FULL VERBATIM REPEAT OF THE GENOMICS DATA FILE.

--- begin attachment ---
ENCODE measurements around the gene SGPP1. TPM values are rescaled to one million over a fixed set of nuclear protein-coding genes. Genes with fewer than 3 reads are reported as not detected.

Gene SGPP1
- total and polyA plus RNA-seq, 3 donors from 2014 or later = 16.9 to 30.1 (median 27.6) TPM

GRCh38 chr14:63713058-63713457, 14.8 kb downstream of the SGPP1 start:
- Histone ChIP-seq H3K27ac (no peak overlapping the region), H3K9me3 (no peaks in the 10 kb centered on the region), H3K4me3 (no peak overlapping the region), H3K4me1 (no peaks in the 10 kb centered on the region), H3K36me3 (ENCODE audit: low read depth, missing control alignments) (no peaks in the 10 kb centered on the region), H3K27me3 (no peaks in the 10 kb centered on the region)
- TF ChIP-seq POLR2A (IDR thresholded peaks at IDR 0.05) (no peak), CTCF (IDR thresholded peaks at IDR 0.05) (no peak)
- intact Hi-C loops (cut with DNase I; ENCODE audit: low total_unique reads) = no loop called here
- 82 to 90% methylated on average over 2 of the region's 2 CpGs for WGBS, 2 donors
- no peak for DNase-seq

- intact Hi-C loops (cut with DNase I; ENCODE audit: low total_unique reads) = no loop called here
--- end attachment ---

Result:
ENCODE measurements around the gene SGPP1. TPM values are rescaled to one million over a fixed set of nuclear protein-coding genes. Genes with fewer than 3 reads are reported as not detected.

Gene SGPP1
- total and polyA plus RNA-seq, 3 donors from 2014 or later = 16.9 to 30.1 (median 27.6) TPM

GRCh38 chr14:63713058-63713457, 14.8 kb downstream of the SGPP1 start:
- Histone ChIP-seq H3K27ac (no peak overlapping the region), H3K9me3 (no peaks in the 10 kb centered on the region), H3K4me3 (no peak overlapping the region), H3K4me1 (no peaks in the 10 kb centered on the region), H3K36me3 (ENCODE audit: low read depth, missing control alignments) (no peaks in the 10 kb centered on the region), H3K27me3 (no peaks in the 10 kb centered on the region)
- TF ChIP-seq POLR2A (IDR thresholded peaks at IDR 0.05) (no peak), CTCF (IDR thresholded peaks at IDR 0.05) (no peak)
- intact Hi-C loops (cut with DNase I; ENCODE audit: low total_unique reads) = no loop called here
- 82 to 90% methylated on average over 2 of the region's 2 CpGs for WGBS, 2 donors
- no peak for DNase-seq

- intact Hi-C loops (cut with DNase I; ENCODE audit: low total_unique reads) = no loop called here